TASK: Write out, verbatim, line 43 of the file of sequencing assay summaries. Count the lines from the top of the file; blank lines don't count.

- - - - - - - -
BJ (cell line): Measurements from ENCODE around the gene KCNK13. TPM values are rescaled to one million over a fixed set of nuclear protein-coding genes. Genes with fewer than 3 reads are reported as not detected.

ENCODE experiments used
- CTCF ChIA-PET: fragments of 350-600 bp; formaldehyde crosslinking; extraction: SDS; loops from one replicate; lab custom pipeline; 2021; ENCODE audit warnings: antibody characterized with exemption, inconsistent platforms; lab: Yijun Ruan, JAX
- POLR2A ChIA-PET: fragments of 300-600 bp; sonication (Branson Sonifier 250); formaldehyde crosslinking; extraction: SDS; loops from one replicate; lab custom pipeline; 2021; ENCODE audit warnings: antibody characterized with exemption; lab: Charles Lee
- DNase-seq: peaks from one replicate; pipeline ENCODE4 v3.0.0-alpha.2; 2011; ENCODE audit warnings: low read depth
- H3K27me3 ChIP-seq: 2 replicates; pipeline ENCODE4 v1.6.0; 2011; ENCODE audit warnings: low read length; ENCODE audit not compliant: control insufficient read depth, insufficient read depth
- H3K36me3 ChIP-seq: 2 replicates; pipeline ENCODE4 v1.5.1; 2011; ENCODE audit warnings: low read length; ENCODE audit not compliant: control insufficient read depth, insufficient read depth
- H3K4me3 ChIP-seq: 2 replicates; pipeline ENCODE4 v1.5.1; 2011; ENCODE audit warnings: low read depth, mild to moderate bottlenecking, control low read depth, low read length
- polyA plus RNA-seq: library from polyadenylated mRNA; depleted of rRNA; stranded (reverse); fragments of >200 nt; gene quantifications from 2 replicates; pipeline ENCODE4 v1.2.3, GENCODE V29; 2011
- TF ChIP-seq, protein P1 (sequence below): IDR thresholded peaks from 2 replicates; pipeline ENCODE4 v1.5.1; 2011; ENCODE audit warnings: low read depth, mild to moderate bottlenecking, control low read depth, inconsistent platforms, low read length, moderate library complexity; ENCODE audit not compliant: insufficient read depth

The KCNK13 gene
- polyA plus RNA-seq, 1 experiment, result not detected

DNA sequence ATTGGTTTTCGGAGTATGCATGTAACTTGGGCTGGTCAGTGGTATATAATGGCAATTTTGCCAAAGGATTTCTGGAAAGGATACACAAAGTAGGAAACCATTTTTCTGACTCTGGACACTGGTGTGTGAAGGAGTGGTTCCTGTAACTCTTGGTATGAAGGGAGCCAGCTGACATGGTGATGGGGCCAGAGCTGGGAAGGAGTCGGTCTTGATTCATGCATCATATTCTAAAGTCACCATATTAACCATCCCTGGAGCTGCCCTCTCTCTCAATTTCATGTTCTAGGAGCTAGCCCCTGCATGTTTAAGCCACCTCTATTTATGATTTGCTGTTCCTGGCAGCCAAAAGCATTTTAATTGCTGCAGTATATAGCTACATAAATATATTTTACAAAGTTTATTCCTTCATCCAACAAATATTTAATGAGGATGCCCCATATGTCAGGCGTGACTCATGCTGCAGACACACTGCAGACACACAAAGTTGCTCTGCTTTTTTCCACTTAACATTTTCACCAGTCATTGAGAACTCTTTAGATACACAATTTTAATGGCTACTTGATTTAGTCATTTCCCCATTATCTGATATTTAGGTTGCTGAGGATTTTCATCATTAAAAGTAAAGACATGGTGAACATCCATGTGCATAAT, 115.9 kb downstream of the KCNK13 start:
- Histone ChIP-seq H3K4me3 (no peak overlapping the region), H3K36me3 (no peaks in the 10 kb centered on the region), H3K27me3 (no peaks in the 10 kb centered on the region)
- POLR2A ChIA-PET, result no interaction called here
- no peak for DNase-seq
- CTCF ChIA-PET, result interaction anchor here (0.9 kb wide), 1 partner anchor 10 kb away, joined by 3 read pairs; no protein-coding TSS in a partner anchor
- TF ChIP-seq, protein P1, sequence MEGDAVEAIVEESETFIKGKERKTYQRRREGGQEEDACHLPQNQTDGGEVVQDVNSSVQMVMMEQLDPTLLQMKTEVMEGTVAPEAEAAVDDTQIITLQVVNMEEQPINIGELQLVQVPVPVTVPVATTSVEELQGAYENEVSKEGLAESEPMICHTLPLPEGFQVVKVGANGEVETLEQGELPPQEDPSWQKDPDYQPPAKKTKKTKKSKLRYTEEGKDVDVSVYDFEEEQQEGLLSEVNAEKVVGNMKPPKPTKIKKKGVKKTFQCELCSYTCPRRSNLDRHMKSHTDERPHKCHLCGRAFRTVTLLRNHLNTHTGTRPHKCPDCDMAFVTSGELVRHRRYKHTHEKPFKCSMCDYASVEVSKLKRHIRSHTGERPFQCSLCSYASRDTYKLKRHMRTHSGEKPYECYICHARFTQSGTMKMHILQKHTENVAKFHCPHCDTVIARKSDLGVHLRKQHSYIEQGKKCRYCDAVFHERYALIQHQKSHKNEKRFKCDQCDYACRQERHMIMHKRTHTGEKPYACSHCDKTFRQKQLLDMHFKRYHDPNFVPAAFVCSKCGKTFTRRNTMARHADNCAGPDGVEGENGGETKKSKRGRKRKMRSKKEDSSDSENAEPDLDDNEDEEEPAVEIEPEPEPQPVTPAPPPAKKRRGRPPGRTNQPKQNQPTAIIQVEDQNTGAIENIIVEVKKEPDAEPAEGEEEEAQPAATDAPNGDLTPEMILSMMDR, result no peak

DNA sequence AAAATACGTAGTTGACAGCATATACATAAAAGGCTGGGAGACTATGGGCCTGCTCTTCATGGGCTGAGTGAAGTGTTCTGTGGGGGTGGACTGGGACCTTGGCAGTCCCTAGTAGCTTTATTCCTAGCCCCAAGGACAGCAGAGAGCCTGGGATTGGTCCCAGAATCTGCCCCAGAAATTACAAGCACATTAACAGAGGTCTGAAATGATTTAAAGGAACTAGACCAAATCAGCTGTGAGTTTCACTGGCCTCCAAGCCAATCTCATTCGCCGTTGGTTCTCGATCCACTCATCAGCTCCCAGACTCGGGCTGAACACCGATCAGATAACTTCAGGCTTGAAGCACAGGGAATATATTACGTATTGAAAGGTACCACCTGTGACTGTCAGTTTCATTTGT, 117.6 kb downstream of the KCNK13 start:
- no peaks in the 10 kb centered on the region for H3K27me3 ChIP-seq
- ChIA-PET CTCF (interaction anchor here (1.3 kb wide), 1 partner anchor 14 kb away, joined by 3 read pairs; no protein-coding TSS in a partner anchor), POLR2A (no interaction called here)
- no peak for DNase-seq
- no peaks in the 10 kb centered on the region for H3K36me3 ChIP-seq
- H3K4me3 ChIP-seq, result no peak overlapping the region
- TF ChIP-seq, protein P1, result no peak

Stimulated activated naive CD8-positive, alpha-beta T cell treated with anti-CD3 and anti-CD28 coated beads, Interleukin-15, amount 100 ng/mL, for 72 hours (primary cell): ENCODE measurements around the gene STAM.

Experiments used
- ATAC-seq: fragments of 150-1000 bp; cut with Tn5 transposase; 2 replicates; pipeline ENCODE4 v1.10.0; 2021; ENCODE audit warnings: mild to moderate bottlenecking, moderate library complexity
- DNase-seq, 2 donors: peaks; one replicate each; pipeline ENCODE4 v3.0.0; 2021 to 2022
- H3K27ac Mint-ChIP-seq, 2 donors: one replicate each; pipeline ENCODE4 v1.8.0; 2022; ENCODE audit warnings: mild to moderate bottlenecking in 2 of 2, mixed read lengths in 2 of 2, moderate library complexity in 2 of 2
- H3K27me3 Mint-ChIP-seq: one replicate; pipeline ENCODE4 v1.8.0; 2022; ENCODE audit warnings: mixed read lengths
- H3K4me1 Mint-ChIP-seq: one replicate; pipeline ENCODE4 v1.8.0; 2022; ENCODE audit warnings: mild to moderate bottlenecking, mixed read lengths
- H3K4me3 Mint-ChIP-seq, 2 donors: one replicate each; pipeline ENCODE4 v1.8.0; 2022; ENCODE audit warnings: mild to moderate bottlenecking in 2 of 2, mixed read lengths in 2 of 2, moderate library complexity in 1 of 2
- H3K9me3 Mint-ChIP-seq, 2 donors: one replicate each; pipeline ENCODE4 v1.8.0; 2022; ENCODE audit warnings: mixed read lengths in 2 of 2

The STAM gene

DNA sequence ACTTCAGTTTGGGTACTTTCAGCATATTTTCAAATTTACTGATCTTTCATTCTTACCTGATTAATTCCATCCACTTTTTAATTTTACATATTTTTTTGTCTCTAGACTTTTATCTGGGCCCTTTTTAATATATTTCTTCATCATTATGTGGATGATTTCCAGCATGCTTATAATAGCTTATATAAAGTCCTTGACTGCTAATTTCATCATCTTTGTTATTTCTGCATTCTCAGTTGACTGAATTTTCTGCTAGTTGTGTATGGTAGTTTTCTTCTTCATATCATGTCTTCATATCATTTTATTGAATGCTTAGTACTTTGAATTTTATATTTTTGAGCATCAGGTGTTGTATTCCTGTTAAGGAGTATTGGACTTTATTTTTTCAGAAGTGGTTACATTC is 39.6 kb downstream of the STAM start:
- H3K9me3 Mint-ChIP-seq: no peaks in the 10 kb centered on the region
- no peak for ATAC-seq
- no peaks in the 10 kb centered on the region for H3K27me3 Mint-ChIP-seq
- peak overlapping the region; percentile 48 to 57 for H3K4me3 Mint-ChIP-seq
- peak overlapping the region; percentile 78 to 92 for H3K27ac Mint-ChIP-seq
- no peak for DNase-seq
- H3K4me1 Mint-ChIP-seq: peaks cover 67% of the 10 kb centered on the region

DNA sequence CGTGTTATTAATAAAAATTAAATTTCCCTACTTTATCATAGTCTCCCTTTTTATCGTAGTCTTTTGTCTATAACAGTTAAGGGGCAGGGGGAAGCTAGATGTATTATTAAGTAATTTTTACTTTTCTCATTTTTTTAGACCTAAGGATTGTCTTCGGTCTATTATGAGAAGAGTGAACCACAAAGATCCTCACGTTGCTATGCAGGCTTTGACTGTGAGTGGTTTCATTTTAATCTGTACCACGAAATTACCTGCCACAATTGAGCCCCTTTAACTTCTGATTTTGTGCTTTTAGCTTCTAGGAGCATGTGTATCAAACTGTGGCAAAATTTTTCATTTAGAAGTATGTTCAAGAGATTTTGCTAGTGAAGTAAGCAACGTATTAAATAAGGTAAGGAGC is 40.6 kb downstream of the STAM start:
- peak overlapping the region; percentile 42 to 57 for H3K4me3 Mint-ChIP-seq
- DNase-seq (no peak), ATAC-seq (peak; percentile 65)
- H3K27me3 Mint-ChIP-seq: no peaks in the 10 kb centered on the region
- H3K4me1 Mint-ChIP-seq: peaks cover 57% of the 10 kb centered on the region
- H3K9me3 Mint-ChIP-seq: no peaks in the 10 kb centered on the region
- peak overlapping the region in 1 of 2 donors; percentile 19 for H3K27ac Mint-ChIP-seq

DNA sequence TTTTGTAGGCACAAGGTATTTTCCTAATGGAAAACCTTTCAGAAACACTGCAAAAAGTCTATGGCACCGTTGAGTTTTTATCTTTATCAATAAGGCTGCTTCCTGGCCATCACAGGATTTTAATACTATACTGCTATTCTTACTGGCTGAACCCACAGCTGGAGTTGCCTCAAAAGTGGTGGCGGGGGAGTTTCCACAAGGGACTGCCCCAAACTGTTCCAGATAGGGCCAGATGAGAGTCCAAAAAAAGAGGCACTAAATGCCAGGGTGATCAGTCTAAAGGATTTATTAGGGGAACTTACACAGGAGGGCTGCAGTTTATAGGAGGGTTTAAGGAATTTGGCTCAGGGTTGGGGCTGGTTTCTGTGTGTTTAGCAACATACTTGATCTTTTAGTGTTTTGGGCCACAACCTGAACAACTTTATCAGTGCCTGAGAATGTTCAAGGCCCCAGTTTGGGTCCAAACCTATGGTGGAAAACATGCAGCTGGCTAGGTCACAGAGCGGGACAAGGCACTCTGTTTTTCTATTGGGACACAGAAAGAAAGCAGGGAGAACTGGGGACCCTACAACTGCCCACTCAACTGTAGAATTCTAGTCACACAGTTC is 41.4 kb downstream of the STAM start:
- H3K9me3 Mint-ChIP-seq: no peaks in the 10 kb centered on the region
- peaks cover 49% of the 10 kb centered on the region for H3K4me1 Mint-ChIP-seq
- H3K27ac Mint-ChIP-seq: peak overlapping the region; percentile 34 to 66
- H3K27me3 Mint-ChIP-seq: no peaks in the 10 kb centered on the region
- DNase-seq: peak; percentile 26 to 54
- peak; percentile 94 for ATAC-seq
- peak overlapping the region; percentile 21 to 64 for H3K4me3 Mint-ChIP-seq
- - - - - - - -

- H3K4me1 Mint-ChIP-seq: peaks cover 67% of the 10 kb centered on the region